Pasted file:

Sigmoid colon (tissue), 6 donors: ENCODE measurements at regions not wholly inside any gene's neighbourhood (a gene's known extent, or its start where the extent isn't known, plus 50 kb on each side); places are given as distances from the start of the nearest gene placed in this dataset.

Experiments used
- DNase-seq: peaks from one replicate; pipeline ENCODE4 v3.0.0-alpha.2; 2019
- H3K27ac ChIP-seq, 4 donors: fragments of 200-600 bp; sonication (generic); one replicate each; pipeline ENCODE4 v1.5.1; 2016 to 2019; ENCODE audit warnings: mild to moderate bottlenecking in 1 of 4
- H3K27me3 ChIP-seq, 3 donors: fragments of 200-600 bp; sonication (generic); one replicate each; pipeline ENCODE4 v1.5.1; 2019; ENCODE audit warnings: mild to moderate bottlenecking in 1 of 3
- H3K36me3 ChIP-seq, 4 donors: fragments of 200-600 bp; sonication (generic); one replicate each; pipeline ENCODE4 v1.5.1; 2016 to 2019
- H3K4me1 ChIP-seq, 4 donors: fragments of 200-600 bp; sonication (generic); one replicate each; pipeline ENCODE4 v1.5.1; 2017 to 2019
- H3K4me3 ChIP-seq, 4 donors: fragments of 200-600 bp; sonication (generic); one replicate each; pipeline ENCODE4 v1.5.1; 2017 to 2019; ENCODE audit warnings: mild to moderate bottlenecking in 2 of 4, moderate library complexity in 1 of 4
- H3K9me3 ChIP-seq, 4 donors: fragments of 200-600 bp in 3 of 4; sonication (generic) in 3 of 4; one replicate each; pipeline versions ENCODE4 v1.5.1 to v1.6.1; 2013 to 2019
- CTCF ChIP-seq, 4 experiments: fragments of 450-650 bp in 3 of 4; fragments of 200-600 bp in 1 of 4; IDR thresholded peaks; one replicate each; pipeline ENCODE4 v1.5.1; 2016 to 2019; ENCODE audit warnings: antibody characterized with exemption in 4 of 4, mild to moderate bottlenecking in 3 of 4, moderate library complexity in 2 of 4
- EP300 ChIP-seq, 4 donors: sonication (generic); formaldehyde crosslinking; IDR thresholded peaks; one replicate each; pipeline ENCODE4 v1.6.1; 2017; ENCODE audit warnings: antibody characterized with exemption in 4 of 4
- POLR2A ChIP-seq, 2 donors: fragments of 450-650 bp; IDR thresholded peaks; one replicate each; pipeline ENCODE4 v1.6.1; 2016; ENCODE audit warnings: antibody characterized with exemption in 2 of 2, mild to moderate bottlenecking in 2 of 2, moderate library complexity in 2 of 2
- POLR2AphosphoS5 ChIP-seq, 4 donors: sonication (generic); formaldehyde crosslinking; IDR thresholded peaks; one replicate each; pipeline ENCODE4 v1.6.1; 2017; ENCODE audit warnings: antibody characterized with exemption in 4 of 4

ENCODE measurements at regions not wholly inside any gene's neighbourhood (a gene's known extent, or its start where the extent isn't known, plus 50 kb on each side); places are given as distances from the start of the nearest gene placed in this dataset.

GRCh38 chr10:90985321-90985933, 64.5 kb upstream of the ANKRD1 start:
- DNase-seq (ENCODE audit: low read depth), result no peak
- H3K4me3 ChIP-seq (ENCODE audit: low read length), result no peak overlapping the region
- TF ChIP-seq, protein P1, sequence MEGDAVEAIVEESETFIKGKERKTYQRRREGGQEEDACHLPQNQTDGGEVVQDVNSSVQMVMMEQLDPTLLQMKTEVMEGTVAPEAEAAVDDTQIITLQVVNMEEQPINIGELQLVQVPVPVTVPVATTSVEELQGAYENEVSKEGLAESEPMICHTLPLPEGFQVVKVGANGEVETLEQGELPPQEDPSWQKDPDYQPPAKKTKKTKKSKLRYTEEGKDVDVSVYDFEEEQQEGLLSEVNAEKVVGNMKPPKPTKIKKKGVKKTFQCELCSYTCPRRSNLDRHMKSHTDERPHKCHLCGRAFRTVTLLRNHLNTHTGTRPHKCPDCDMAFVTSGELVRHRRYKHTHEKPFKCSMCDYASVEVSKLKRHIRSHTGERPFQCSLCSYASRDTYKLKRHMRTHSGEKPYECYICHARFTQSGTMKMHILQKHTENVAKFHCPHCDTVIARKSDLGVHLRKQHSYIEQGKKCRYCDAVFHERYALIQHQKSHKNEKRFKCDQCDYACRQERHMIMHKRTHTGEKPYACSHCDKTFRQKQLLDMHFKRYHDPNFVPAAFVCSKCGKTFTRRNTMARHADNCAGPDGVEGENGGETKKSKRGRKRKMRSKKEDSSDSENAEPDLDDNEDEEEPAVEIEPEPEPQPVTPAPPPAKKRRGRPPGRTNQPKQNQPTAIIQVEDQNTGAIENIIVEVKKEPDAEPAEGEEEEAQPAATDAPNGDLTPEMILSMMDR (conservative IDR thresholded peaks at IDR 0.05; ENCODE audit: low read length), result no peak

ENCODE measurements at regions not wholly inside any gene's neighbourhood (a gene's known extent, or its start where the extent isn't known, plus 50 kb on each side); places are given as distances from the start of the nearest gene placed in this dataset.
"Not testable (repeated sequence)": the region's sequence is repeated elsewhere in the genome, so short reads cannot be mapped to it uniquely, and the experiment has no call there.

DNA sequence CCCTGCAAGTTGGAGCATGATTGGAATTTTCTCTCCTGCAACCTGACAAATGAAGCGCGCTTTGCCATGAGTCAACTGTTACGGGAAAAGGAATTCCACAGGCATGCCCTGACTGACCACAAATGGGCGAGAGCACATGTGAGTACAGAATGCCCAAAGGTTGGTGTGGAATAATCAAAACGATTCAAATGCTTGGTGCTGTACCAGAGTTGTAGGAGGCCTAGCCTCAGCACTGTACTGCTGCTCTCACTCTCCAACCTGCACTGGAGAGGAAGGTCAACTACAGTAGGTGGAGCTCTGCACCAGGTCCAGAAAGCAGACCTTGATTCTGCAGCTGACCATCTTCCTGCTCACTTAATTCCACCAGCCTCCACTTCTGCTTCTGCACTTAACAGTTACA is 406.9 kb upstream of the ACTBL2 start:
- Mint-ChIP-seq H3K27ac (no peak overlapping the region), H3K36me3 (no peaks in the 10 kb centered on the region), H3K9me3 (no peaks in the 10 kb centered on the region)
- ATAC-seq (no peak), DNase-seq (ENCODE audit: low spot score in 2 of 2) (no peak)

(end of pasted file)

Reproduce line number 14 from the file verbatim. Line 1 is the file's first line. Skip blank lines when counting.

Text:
ENCODE measurements at regions not wholly inside any gene's neighbourhood (a gene's known extent, or its start where the extent isn't known, plus 50 kb on each side); places are given as distances from the start of the nearest gene placed in this dataset.